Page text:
The Sounds Of “Blackness”
ABOVE PHOTO: Six-time Pro Bowl quarterback Donovan McNabb speaks during a news conference in Philadelphia, on Monday July 29, 2013, announcing he will officially retire a member of the Philadelphia Eagles.
(AP Photo/ Joseph Kaczmarek)
Former Philadelphia Eagles quarterback Donovan McNabb, in town to join the Eagles Ring of Fame, talks Eagle fans, the “new” Black quarterback, and being ‘Black’ enough.
By Chris Murray
For the Chris Murray Report and the Philadelphia Sunday Sun
For all of the slings and arrows that Donovan McNabb endured during his tumultuous 11-year tenure in Philadelphia, the one thing that seemed to stick in his crawl the most was the idea that he wasn’t “Black enough.”
Back in 2005, J. Whyatt Mondesire, president of the Philadelphia NAACP and publisher of the Philadelphia Sunday SUN suggested that McNabb was playing the race card by moving away from being a running quarterback and turning into a drop-back passer.
Other local celebrities including boxer Bernard Hopkins also jumped on the “Are you Black enough?” bandwagon, questioning not only McNabb’s Blackness, but also his street cred.
While he is the quarterback with the most wins in Eagles history, and went to three NFC Championship games and one Super Bowl, the lack of support from some verbal elements of Philadelphia’s African American community took some of the shine from those achievements, McNabb admitted.
“It was hilarious to me that you would be criticized not only by the masses, but by your own people. That right there is still funny to this day,” McNabb said to a group of reporters at Lincoln Financial Field. “That pissed me off more because of the struggles that [Blacks have] been through trying to play the position. To have a guy come out and say I’m not running because I’m trying to prove a point or you know, I’m not Black enough…. Well, I guess we have a lot more quarterbacks who aren’t Black enough.”
McNabb, who now works as a commentator on Fox Sports News, was in town to be inducted into the Eagles’ Ring Of Honor. The ceremony was to take place during the Eagles/Kansas City Chiefs game Thursday night.
There are currently nine African Americans taking signals from center in the National Football League, which is the most in league history. Like former Eagles great Randall Cunningham and Hall of Fame quarterback Warren Moon, McNabb, and his era of signal callers including Daunte Culpepper, Byron Leftwich, David Garrard and Aaron Brooks, made things a little easier for players like Robert Griffin III, Russell Wilson, Colin Kapernick and E.J. Manuel to shine in a league that sometimes still has problems knowing how to best utilize their skills.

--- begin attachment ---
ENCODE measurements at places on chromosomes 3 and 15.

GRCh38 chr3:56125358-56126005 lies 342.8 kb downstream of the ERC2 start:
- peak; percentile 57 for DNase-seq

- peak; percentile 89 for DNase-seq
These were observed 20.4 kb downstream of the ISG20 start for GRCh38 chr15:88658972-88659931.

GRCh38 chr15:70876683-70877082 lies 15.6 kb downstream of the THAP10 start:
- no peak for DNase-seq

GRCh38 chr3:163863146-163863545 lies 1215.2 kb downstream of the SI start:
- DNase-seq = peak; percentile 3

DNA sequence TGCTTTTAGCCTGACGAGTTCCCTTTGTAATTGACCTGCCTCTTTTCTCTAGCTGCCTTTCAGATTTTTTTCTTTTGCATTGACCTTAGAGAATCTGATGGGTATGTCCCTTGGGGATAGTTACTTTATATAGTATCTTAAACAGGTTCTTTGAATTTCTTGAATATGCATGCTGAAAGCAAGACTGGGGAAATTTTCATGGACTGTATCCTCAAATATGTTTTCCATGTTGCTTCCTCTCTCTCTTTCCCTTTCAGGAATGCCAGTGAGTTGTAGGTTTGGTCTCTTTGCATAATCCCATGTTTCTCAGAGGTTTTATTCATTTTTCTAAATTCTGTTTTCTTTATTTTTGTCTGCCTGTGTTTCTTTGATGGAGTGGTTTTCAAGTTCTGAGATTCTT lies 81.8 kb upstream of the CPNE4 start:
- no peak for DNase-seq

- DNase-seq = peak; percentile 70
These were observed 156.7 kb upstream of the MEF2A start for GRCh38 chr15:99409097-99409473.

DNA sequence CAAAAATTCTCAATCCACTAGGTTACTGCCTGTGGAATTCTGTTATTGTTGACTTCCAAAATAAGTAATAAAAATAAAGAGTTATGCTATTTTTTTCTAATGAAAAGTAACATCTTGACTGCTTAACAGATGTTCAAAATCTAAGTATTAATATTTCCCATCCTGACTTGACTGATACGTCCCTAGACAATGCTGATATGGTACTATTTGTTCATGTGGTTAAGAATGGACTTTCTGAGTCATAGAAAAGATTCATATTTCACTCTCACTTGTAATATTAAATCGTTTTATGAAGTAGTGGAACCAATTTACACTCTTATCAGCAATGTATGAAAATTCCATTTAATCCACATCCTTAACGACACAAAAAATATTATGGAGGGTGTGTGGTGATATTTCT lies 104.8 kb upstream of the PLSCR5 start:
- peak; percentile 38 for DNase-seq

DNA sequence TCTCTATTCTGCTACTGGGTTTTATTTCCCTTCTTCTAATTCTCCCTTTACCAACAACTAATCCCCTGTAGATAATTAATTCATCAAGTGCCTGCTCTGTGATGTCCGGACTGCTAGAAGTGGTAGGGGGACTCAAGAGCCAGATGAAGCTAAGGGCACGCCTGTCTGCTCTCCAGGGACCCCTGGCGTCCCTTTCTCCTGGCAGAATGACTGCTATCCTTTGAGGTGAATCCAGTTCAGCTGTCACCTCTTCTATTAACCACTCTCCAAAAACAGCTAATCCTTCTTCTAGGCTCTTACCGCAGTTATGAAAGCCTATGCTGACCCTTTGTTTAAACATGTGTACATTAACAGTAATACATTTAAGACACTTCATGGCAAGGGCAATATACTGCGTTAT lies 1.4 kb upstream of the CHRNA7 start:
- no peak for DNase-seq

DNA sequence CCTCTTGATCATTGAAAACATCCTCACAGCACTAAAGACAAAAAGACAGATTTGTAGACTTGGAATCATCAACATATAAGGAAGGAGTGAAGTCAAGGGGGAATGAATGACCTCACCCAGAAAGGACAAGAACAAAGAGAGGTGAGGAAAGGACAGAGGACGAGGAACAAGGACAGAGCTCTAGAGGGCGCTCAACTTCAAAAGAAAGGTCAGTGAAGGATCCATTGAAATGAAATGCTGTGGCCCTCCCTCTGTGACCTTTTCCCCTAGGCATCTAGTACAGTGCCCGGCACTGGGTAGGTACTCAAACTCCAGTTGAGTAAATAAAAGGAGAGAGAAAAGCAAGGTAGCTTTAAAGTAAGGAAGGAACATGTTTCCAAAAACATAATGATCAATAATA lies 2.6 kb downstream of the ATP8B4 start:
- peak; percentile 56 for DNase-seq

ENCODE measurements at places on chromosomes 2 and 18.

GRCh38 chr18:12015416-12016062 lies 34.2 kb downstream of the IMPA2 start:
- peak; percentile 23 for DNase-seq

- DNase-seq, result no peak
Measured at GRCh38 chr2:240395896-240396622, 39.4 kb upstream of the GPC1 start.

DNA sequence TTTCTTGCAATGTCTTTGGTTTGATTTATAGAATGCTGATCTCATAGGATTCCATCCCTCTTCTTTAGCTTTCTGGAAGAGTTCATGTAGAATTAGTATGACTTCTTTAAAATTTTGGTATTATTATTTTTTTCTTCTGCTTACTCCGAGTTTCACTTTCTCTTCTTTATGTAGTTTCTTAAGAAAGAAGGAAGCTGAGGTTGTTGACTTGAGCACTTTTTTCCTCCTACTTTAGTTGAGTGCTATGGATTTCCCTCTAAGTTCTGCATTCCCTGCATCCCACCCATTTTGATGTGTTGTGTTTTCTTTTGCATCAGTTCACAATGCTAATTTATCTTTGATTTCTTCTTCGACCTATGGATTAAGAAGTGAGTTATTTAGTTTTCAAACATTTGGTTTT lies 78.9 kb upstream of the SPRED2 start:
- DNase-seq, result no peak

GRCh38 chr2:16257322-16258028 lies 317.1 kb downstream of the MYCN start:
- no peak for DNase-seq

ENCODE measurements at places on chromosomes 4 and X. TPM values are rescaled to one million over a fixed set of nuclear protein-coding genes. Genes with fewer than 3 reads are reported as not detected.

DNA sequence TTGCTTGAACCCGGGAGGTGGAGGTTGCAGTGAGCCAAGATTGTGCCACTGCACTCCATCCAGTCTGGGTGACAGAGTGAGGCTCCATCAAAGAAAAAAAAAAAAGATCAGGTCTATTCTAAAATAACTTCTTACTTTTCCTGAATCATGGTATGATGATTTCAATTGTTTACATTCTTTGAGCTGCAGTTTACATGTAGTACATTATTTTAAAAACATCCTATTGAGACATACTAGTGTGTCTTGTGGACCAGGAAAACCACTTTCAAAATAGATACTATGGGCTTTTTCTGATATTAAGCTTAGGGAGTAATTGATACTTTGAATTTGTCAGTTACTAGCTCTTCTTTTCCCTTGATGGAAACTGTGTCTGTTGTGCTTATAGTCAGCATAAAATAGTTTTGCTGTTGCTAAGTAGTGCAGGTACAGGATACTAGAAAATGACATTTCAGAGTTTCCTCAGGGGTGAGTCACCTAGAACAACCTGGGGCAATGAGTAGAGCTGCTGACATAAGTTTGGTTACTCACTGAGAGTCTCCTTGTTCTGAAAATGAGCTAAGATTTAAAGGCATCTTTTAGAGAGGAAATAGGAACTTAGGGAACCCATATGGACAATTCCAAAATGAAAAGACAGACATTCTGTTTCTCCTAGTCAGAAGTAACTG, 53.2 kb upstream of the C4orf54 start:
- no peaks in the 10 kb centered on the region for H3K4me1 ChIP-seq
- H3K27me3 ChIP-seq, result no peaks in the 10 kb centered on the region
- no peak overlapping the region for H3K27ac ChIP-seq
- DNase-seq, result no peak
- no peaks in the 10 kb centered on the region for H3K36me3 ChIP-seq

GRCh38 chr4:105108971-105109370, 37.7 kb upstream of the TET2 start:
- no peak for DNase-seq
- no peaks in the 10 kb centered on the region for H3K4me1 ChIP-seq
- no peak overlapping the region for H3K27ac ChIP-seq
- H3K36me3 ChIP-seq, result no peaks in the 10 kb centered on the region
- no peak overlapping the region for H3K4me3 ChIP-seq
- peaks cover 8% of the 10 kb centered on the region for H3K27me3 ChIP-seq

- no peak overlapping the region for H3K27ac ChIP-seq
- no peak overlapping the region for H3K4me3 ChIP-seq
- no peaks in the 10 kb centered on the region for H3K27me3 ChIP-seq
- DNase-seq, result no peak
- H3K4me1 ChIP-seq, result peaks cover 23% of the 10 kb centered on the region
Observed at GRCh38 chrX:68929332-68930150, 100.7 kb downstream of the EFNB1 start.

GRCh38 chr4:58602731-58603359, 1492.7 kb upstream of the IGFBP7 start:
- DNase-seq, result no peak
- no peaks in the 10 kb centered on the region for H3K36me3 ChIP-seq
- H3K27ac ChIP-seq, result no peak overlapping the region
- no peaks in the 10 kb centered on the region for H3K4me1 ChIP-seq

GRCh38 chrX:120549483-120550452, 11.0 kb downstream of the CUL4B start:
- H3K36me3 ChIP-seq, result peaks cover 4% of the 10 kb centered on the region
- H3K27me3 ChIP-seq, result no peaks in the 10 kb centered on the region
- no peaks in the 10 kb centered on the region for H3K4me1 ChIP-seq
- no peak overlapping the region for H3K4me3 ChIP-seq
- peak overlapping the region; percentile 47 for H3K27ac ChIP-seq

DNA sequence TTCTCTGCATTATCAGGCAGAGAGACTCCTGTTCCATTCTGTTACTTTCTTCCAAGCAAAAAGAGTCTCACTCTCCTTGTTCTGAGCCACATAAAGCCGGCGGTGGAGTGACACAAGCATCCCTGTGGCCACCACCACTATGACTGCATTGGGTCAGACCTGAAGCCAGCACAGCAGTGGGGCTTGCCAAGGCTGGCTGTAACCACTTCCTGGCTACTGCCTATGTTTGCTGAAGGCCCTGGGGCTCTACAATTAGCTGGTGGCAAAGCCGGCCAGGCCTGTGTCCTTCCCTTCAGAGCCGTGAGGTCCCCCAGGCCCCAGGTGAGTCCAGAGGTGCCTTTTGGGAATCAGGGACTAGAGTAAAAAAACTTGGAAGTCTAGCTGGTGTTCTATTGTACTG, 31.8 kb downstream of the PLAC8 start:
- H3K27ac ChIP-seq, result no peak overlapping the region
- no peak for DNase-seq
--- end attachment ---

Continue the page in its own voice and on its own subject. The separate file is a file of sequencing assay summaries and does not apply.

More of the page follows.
“What you’re seeing with nine African-American quarterbacks that are playing the quarterback position that people are truly looking into having a strong-armed, athletic, intelligent guy at the position who can not only make plays with their arm, but with their legs.”
But while the athleticism of this new breed of African American signal caller gets a lot of the attention, it’s often at the expense of acknowledging their intelligence, McNabb said. The West Coast offense comes from a playbook that could rival any encyclopedia. You have to be more than just a strong arm to master it, he said.
“Stop looking at the outer shell and focus on who the kid really is,” McNabb said. “What’s the difference between an RGIII, a Russell Wilson, a Colin Kaepernick or an Andrew Luck? Is it skin color or is one smarter than the other? I think if you look at the overall big picture of it all, they’re quarterbacks if they’re Black or White. They’re ask to do what quarterbacks are asked to do—protect the football, read the defense, dissect it and be able to get the ball to the open man and win football games.”
McNabb left his mark on the current Eagles squad by convincing former coach Andy Reid to bring current Eagles quarterback Michael Vick in 2009 after Vick was released from jail after serving time for his part in a dog fighting ring. Reid, who led the Kansas City Chiefs into the Linc on Thursday, eventually followed his signal caller’s advice and gave the former Virginia Tech star a chance for resurgence.
Connecting Vick with the Eagles was about trying to help a friend, said McNabb, who has known Vick since he was a high school student and had tried to recruit him for his alma mater Syracuse.
“Mike and I had that tie together where I felt like bringing a brother in,” McNabb said. “Bringing a friend in to get back on his feet and continue to fulfill a dream.”
McNabb said he’s proud of Vick’s success, especially during these first two weeks of this season.
“I think he’s progressed and matured,” McNabb said. “I think the steps that he’s made is because Chip Kelly challenged him. The team saw the work ethic that he put forth. I think it showed on the football field. What you’re seeing is a guy who is a lot older than the guys on the football field and in the locker room, but he’s willing to do what it takes to win.”
Because Philadelphia was tough on him at times, one might think that McNabb would tell his friend Vick to rent, not buy, while he’s playing for the Eagles.
But as he looks back at his career as an Eagle, and the honor he received Thursday night, there are no hard feelings, McNabb said.
“I just dismiss it,” he said. “My Mom always told me that if somebody brings your name up, that means they’re thinking about you. It doesn’t affect me. It didn’t affect me when I played. I enjoyed playing here in Philadelphia. To see some of the fans that say they miss when I was playing and still wish that I was out there….”
“There are some people out there that truly respect what I’ve done…”
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